I think the year ahead of me – life as a 28-year-old – will be a year of slowing down, polishing, and finishing. It will be interesting. Drawings, links, and plans to follow.

Yearly review: 2010

What a year for major life changes!

image imageMy cat Neko and I officially moved to Canada this year when I got my permanent residency in January. After wrestling my unhappy and rather pointy cat into the soft-shell carrier, I stowed her under the seat in front of me. Not a single meow or yowl  out of her during the long flight, although there was a moment in airport security when I had a cat on my head.

imageNeko seems to to be getting along quite fine. She has discovered all the warm spots in the house, and has claimed the top cat position at home even though Luke and Leia are both twice her size.

imageMe, I think I’ve figured out the secret to dealing with winter, too. Flannel pajamas, soft and warm sheets, plenty of thermals, and the renaming of winter to "baking season".   Good thing we biked a lot during the warm months.

I got a promotion and a new manager at work. I’m doing a lot of Drupal development again, which is tons of fun. I’m starting to get the hang of this, I think. There are topics that I feel comfortable being "the expert" on in workshops, although really it’s more like doing the background research and being ready to brainstorm and ask questions.

J-’s in grade 7. The alternative school she’s going to now is interesting because the subjects are integrated, so she’s learning about, say, world hunger in mathematics and geography and all her other subjects. She’s hitting that growth spurt, too. Her feet are bigger than mine, and she’ll grow into them soon enough.

image We picked up and deepened a few interests, too. We all learned woodworking this year, building our own Adirondack chairs. (Yes, even J- built one, with our help!) I’m still amazed that I can have a chair that actually fits me, as most lounge chairs are a bit too long.
The chairs were a great vantage point for viewing our garden, which has  imageyielded lots of ampalaya (bitter melon) for pinakbet, plenty of herbs for pasta sauce, and peas and cherry tomatoes for snacking. We’re looking forward to growing even more fruits, vegetables and herbs in next year’s garden! 

image W- and I got married in Toronto City Hall. To keep things sane and introvert-friendly, we celebrated with just family and a few practically-family friends. Everyone flew in, and it was fantastic having family gathered around the kitchen table. The poor photographer was probably intimidated by all these people with better cameras and tons of photography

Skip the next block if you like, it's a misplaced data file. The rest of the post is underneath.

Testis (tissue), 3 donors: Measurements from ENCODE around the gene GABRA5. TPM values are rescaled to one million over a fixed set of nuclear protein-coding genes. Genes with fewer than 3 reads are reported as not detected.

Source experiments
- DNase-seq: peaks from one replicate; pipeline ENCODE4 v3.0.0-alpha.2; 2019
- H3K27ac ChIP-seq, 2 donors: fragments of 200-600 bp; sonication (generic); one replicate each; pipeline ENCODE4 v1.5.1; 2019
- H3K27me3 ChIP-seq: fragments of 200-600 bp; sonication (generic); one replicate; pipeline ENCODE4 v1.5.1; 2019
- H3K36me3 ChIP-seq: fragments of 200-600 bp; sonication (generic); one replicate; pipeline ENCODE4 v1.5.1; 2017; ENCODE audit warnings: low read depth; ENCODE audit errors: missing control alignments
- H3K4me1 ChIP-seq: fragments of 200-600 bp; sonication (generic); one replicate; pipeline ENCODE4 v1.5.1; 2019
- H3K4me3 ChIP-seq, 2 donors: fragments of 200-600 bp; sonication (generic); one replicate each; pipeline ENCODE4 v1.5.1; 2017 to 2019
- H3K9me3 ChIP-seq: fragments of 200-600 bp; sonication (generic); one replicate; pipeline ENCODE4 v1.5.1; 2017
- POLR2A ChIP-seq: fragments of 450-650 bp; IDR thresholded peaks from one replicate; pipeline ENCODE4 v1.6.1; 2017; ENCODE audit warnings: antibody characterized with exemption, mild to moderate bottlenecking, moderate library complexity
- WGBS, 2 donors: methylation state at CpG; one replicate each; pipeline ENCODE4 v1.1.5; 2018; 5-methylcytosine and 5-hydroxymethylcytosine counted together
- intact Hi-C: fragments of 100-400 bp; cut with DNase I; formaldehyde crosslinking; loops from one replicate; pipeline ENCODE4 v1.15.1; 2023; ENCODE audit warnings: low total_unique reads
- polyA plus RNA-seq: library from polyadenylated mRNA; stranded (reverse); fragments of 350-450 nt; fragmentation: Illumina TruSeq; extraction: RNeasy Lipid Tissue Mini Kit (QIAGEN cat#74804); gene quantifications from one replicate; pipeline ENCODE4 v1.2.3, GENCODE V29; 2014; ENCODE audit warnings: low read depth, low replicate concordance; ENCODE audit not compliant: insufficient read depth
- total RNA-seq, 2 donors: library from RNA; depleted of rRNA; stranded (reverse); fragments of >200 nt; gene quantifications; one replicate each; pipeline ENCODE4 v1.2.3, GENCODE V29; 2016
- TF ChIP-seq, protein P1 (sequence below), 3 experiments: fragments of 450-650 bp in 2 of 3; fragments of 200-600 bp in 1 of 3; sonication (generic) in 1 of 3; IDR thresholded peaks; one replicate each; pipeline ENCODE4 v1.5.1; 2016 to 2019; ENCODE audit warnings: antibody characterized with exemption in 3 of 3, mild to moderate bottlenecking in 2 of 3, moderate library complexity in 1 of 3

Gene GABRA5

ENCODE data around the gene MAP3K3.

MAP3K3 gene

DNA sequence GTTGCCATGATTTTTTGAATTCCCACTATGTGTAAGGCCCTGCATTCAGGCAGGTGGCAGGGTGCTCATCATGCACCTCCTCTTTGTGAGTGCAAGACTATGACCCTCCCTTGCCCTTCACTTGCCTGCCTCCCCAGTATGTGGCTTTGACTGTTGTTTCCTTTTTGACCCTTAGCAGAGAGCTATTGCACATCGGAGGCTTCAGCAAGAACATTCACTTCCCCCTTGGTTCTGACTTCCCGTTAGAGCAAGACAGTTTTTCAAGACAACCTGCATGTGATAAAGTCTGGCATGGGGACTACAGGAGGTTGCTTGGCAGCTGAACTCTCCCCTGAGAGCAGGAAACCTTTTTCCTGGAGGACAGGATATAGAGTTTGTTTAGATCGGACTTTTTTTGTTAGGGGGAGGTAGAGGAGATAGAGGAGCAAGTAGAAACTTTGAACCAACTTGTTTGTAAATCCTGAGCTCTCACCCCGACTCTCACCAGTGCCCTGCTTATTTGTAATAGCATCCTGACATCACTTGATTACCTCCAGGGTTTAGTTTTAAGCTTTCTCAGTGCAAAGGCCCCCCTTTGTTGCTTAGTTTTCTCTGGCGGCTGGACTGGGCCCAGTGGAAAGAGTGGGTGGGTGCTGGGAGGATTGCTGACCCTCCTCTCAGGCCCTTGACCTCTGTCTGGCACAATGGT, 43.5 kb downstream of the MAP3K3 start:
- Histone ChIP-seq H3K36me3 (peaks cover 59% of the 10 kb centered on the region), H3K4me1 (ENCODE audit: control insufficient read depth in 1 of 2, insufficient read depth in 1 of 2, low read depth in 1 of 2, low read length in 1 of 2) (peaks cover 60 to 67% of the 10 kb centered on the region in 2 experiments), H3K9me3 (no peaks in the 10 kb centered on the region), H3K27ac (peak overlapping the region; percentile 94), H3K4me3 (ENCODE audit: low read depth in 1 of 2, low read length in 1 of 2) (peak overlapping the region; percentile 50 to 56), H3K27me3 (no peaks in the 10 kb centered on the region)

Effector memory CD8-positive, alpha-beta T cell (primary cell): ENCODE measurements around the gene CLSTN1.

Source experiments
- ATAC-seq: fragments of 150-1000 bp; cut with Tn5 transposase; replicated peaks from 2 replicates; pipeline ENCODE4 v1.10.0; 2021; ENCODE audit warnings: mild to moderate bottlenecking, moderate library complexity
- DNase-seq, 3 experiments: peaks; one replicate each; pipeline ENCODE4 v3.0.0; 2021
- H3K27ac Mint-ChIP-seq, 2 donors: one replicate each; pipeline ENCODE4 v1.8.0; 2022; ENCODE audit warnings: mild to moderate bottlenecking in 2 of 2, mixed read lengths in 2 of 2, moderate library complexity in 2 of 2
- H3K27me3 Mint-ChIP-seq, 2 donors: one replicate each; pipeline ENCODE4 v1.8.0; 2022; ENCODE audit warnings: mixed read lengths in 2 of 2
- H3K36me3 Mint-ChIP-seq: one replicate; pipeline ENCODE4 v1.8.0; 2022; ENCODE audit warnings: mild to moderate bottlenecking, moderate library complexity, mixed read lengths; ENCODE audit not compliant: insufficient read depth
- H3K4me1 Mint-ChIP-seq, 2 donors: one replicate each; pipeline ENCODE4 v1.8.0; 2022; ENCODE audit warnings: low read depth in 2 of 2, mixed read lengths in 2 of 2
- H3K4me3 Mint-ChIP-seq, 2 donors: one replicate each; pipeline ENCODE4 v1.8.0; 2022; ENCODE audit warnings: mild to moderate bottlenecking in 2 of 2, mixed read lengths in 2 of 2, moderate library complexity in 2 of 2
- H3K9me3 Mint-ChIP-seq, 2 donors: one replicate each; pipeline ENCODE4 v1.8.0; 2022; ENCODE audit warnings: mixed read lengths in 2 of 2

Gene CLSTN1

experience, but he survived. Tita Gay was a force of nature, practically bringing along a wedding in a suitcase. She surprised us with bubbles and image wedding favours. She and my sister Kathy catered the whole thing, and they conspired with Ching and John to spring a wedding
cake on us. We ate pretty much constantly during the week my family spent in Canada, and really good food too. We just finished the very last lumpia from our stash from Tita Gay and are looking forward to making more.

image Inspired by how my mom and dad built these great friendships over time and distance, we’ve been working on being more social: giving home-made kitchen gifts, writing Christmas cards and letters (hi!), and going to and organizing get-togethers. It’s surprisingly fun! We’re looking forward to learning more about building relationships over time.

What a year!

imageimage 2011 promises to be amazing. We’re looking forward to celebrating Kathy and John’s wedding in the Netherlands and the Philippines. We’re also looking  forward to learning more about woodworking and getting even more out of our garden. Me, I can’t wait to do more writing, drawing, and programming, and I’m excited about opportunities to develop my communication and consulting skills.

Please help us with our project of building relationships. =) How was your year? What are you looking forward to in the next one? What are your stories? You can find our past yearly updates at http://sachachua.com/blog/category/yearly . Looking forward to hearing from you!


Updates from last year:

In last year’s learning plan, I said that my key priorities were:

  1. Share as much as I can at work and in life. I want to share as much as possible so that other people can build on that foundation. At work, this means creating enablement material, blogging, organizing the shared content, and helping communities and individuals.
  2. Learn more about drawing, animation, and video. I want to get even better at thinking things through and communicating what I’m learning. The better I get at sharing, the more I can help people learn.
  3. Continue living an awesome life! I can’t wait to explore the experiment opportunities that are sure to come up. I’m looking forward to further building my relationships with W- and J-, family, friends, communities, and the world, too. And I’m definitely looking forward to bringing my cat to Canada as I complete the permanent residency process. I miss her! =)